Matheus Rocha Pitta

Eye for an Eye, 2020

Photo Benjamin Renten

Iron, cement, paper, LED light

Variable Dimensions

This artwork is a meditation on social justice. In the recent wave of protests in Chile, in 2019, more than 400 people lost one or both eyes, which was caused by rubber bullets deliberately shot by the police. One of these blinded protesters said in an interview: “What we’ve lost and what we’ve given wasn’t for nothing.” Rocha Pitta’s sculpture is a gigantic, collective eye that aims to stand in the place of this lost eye. An eye for an eye. To what extent are our notions of justice dependent on visibility? Why should justice be blinded to remain just?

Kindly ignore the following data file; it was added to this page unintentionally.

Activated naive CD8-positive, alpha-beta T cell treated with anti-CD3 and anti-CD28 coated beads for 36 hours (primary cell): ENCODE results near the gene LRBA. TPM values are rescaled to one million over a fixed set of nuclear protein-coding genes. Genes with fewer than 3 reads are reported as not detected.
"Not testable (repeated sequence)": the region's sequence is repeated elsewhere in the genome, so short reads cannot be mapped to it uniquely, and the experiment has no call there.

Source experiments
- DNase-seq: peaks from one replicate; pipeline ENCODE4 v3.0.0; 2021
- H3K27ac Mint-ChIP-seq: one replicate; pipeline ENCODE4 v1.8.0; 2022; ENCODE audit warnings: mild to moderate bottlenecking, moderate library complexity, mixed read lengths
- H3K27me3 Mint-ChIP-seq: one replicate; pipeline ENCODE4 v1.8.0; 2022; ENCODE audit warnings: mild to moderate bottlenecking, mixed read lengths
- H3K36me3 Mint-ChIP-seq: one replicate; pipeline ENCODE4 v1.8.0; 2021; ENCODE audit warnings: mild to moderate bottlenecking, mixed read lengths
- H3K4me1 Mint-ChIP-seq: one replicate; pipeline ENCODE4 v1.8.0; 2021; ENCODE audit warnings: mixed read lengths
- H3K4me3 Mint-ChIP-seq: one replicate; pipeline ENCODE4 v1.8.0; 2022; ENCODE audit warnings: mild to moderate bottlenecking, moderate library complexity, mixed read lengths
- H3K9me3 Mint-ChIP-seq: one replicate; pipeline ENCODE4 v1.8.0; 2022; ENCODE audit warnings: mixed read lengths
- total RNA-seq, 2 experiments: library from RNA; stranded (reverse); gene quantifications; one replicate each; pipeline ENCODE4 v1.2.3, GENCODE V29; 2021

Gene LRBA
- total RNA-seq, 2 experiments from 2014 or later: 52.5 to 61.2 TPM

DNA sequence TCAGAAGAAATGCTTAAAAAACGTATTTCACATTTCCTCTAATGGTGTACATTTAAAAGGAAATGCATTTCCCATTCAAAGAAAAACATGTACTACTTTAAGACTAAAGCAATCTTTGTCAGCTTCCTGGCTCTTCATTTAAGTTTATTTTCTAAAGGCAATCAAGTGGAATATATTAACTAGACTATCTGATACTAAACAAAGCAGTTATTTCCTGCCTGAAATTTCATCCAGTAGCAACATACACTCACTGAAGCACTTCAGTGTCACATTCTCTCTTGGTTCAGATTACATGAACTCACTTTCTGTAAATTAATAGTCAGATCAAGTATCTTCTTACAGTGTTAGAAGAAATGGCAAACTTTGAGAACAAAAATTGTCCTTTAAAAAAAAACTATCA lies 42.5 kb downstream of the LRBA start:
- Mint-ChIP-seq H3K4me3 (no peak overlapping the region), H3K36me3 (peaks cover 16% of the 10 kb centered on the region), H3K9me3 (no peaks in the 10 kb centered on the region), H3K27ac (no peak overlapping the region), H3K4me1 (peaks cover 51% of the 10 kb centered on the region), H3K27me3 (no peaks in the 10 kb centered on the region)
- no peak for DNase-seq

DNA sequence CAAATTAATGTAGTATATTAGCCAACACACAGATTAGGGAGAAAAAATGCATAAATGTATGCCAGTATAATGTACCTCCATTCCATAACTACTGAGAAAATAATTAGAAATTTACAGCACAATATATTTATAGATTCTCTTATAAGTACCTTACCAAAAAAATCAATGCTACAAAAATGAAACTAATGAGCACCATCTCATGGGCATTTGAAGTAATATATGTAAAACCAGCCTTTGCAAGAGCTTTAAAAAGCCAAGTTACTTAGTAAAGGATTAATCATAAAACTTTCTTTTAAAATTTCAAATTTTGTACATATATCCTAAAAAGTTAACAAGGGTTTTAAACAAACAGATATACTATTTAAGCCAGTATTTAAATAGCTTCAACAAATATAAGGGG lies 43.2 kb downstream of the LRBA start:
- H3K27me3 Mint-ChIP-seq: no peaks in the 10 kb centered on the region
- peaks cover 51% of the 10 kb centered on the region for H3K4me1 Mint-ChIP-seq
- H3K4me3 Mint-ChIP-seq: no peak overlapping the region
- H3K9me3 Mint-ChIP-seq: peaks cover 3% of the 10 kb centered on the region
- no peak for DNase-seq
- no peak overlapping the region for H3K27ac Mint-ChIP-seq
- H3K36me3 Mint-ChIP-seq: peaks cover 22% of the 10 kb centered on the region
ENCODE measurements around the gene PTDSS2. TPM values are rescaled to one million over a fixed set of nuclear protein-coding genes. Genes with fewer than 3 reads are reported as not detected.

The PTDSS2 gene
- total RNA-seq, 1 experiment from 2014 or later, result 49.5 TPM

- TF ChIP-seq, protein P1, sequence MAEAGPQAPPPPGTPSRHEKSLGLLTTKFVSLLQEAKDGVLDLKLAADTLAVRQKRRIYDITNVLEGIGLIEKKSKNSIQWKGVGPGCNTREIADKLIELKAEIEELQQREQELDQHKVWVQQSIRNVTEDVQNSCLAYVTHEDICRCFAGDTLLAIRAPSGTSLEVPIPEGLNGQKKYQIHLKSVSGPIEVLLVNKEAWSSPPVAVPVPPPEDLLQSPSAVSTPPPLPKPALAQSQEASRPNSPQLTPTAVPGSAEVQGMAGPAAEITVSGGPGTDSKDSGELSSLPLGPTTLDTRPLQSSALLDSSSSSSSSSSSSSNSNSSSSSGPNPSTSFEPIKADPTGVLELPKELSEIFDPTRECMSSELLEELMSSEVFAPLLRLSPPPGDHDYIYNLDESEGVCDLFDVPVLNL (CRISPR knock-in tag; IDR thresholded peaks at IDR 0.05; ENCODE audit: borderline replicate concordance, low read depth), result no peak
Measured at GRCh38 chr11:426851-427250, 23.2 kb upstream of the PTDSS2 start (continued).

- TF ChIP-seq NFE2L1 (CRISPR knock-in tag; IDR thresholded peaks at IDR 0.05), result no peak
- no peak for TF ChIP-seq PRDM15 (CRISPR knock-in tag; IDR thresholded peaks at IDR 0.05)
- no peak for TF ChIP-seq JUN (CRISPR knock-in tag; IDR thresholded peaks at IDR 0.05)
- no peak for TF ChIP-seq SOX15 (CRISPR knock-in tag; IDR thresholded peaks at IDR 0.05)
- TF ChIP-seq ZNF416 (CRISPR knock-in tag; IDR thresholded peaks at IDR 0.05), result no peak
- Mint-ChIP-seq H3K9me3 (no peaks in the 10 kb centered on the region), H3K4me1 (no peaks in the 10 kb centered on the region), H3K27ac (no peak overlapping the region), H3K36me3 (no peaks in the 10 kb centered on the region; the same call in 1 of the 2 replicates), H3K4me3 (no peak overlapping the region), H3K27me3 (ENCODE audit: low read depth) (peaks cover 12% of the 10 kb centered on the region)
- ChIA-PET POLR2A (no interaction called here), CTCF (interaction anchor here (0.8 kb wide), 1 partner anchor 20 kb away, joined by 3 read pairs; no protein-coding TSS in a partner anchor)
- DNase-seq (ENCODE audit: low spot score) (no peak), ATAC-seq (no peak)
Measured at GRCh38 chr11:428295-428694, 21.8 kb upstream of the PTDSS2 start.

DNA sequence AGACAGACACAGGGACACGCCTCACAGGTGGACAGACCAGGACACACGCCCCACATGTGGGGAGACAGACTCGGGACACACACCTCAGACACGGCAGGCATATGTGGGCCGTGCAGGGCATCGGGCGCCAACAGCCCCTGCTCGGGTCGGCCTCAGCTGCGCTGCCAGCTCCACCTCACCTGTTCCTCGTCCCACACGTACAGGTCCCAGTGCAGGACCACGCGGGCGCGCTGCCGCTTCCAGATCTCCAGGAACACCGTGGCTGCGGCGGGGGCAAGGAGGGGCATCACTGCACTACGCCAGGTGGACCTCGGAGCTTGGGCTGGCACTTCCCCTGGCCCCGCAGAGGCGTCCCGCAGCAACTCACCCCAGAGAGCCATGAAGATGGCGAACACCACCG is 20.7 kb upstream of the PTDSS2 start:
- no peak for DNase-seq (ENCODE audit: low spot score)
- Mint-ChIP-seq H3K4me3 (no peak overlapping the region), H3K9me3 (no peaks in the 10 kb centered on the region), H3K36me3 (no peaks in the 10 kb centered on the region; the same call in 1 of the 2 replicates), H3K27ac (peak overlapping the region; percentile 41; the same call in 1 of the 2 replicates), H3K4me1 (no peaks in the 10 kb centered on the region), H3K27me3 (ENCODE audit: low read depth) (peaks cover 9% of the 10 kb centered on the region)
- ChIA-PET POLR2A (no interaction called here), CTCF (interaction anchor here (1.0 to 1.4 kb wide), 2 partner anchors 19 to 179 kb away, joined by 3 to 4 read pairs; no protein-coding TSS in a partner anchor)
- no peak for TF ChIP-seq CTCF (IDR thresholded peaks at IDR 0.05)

Matheus Rocha Pitta. Tiradentes, Brazil, 1980

Lives and works in Berlin and Rio de Janeiro. Studied history and philosophy at the Universidade Federal Fluminense, Niterói, and the University of the State of Rio de Janeiro in Rio de Janeiro. His work has been presented internationally in solo and group exhibitions, including at  Kunstverein Hamburg, Germany, 2020; Museu de Arte Moderna in Rio de Janeiro, 2018, Triennial Frestas, São Paulo, Brasil, 2017; El Ranchito, Matadero Madrid, España 2014; The Great Acceleration, 9 Bienal de Taipei, Taipei, Taiwan 2014; Artesur, Collective Fictions, Nouvelles Vagues, Palais de Tokyo, París, Francia, 2013 y Kunst Im Tunnel, Düsseldorf, Alemania, 2013. He was grantee at Künstlerhaus Bethanien, Berlin (2016-17). He is represented in the collections of the Castelo de Rivoli, Turin, and the Museu de Arte Moderna in Bahia, Rio de Janeiro and São Paulo, among others.